How to Decide on a CDL Training School near Walker Louisiana
Congrats on your decision to become a trucker and enroll in a trucking school near Walker LA. Maybe it has always been your ambition to hit the open highway while operating a monster tractor trailer. Or perhaps you have done some analysis and have discovered that an occupation as a truck driver offers good wages and flexible job opportunities. No matter what your reason is, it’s imperative to obtain the proper training by choosing the right CDL school in your area. When assessing your options, there are certain variables that you’ll want to think about before making your ultimate selection. Location will no doubt be important, particularly if you have to commute from your Walker home. The cost will also be of importance, but choosing a school based entirely on price is not the best way to guarantee you’ll obtain the appropriate training. Don’t forget, your goal is to learn the skills and knowledge that will enable you to pass the CDL exams and become a professional truck driver. So keeping that objective in mind, just how do you select a truck driving school? That is what we are going to address in the balance of this article. But first, we are going to review a little bit about which commercial driver’s license you will eventually need.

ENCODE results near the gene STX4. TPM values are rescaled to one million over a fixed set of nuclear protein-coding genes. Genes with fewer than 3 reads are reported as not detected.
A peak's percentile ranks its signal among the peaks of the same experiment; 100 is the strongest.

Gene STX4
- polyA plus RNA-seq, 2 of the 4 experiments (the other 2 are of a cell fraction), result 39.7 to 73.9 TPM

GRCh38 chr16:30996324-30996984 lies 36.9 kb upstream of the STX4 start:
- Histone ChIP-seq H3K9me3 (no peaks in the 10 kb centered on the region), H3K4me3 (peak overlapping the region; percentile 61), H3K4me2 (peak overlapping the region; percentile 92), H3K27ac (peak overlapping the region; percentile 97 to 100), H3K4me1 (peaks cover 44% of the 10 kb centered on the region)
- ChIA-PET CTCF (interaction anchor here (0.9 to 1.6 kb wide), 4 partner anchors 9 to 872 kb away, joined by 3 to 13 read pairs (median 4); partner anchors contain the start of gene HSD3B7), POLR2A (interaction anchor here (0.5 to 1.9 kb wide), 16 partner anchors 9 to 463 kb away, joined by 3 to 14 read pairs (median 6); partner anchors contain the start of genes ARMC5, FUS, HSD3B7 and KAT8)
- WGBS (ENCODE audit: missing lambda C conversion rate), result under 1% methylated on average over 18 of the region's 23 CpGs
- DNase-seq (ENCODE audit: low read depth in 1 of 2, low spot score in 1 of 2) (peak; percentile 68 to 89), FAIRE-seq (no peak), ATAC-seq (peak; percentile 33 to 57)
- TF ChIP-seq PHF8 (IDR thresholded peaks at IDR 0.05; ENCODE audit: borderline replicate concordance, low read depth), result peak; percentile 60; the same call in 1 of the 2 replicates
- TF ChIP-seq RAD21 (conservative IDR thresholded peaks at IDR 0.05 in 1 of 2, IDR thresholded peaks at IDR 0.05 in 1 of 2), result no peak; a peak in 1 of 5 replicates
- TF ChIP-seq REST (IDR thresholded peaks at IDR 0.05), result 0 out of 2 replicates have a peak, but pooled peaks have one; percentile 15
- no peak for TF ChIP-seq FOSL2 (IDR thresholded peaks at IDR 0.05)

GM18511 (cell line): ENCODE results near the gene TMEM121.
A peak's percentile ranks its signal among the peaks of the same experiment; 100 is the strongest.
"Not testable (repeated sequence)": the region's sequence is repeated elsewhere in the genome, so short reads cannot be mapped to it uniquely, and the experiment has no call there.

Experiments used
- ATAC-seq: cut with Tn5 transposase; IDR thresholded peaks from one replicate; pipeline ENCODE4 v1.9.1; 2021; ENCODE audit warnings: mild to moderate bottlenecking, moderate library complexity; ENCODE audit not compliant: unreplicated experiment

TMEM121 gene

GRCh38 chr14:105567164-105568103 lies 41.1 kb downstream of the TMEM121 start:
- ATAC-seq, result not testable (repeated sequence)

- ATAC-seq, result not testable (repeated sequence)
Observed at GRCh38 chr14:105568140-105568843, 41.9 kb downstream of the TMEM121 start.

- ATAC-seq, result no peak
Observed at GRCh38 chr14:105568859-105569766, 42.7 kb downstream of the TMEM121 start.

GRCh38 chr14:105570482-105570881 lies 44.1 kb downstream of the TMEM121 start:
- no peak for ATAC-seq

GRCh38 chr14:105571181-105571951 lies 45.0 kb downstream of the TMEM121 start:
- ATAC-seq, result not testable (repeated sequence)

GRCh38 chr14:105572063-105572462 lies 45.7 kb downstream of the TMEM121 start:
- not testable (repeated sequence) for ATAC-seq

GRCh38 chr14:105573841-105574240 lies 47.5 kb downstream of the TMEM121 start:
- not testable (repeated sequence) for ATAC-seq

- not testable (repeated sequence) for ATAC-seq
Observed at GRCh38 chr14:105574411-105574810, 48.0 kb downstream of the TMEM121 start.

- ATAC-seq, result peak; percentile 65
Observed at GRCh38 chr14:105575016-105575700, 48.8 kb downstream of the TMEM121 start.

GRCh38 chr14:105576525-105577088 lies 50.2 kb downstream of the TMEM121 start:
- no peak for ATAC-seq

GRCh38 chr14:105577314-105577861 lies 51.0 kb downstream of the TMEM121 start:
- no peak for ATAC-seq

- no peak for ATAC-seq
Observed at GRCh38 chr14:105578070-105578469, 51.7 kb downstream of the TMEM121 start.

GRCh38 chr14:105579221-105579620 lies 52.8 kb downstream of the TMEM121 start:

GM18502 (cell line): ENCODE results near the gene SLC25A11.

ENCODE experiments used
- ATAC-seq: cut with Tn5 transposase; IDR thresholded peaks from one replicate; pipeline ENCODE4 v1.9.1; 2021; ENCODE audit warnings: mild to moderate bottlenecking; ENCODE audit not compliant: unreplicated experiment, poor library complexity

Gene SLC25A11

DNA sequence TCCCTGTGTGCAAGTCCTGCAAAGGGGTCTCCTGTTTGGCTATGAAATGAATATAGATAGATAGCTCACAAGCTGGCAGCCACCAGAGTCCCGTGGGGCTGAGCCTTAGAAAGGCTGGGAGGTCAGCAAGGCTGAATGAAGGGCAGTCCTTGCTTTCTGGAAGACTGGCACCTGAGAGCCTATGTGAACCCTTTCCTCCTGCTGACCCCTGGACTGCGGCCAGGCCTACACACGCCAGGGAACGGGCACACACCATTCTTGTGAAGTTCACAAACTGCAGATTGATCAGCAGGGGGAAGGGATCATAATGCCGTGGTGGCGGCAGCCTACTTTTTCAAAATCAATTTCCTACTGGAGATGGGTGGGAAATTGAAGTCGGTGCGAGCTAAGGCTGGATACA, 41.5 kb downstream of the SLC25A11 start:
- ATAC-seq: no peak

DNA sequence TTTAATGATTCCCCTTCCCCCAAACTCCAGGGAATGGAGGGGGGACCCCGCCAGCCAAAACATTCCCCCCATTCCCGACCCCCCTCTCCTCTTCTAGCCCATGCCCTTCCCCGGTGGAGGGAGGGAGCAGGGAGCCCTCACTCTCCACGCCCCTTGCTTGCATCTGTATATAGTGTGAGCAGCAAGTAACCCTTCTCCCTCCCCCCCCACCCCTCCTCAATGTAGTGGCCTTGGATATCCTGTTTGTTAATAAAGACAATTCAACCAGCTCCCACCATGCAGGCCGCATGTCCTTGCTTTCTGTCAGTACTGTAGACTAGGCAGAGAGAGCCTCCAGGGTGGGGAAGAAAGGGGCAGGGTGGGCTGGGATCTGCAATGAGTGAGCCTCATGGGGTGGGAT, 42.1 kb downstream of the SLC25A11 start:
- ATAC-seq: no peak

Which Commercial Drivers License Will You Need?
To drive commercial vehicles lawfully within the United States and Walker LA, an operator must get a CDL (Commercial Driver’s License). The 3 license classes that a person can qualify for are Class A, Class B and Class C. Since the topic of this article is how to pick a truck driving school, we will address Class A and Class B licenses. What distinguishes each class of CDL is the type of vehicle that the driver can operate in addition to the GVWR (Gross Vehicle Weight Rating) or GCWR (Gross Combination Weight Rating). Following are brief explanations of the two classes.
Class A CDL. A Class A Commercial Drivers License is needed to drive any vehicle that has a GCWR of greater than 26,000 lbs., including a towed vehicle of greater than 10,000 lbs. Some of the vehicles that drivers may be able to operate with Class A licenses are:
- Interstate or Intrastate Tractor Trailers
- Trucks with Double or Triple Trailers
- Tanker Trucks